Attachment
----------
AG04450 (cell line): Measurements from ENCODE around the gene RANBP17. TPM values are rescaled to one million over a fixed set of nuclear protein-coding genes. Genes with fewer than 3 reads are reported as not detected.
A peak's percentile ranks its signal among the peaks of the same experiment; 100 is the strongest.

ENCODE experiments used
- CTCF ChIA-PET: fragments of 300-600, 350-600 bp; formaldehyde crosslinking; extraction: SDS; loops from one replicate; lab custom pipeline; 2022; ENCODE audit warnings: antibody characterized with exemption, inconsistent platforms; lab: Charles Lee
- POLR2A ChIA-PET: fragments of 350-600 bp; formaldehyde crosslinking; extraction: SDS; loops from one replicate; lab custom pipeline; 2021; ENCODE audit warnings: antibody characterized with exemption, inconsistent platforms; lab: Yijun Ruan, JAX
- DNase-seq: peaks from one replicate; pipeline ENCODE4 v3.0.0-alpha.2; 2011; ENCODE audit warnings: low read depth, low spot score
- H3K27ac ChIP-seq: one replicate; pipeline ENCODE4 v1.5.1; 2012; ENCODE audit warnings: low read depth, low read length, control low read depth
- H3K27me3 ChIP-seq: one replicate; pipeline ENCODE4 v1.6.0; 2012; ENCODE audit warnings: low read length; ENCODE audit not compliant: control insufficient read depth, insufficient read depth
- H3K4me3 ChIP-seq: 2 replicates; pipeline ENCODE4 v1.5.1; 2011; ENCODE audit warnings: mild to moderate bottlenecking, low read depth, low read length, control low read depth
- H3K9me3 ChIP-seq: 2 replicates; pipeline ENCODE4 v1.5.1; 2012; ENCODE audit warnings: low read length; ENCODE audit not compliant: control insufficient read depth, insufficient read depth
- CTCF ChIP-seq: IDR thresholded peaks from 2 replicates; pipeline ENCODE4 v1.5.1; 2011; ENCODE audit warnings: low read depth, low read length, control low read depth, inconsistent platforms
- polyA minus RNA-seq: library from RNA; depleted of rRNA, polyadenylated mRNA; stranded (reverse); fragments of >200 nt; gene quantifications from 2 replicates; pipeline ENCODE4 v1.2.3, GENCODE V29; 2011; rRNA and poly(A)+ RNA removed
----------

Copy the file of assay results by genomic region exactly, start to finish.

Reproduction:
AG04450 (cell line): Measurements from ENCODE around the gene RANBP17. TPM values are rescaled to one million over a fixed set of nuclear protein-coding genes. Genes with fewer than 3 reads are reported as not detected.
A peak's percentile ranks its signal among the peaks of the same experiment; 100 is the strongest.

ENCODE experiments used
- CTCF ChIA-PET: fragments of 300-600, 350-600 bp; formaldehyde crosslinking; extraction: SDS; loops from one replicate; lab custom pipeline; 2022; ENCODE audit warnings: antibody characterized with exemption, inconsistent platforms; lab: Charles Lee
- POLR2A ChIA-PET: fragments of 350-600 bp; formaldehyde crosslinking; extraction: SDS; loops from one replicate; lab custom pipeline; 2021; ENCODE audit warnings: antibody characterized with exemption, inconsistent platforms; lab: Yijun Ruan, JAX
- DNase-seq: peaks from one replicate; pipeline ENCODE4 v3.0.0-alpha.2; 2011; ENCODE audit warnings: low read depth, low spot score
- H3K27ac ChIP-seq: one replicate; pipeline ENCODE4 v1.5.1; 2012; ENCODE audit warnings: low read depth, low read length, control low read depth
- H3K27me3 ChIP-seq: one replicate; pipeline ENCODE4 v1.6.0; 2012; ENCODE audit warnings: low read length; ENCODE audit not compliant: control insufficient read depth, insufficient read depth
- H3K4me3 ChIP-seq: 2 replicates; pipeline ENCODE4 v1.5.1; 2011; ENCODE audit warnings: mild to moderate bottlenecking, low read depth, low read length, control low read depth
- H3K9me3 ChIP-seq: 2 replicates; pipeline ENCODE4 v1.5.1; 2012; ENCODE audit warnings: low read length; ENCODE audit not compliant: control insufficient read depth, insufficient read depth
- CTCF ChIP-seq: IDR thresholded peaks from 2 replicates; pipeline ENCODE4 v1.5.1; 2011; ENCODE audit warnings: low read depth, low read length, control low read depth, inconsistent platforms
- polyA minus RNA-seq: library from RNA; depleted of rRNA, polyadenylated mRNA; stranded (reverse); fragments of >200 nt; gene quantifications from 2 replicates; pipeline ENCODE4 v1.2.3, GENCODE V29; 2011; rRNA and poly(A)+ RNA removed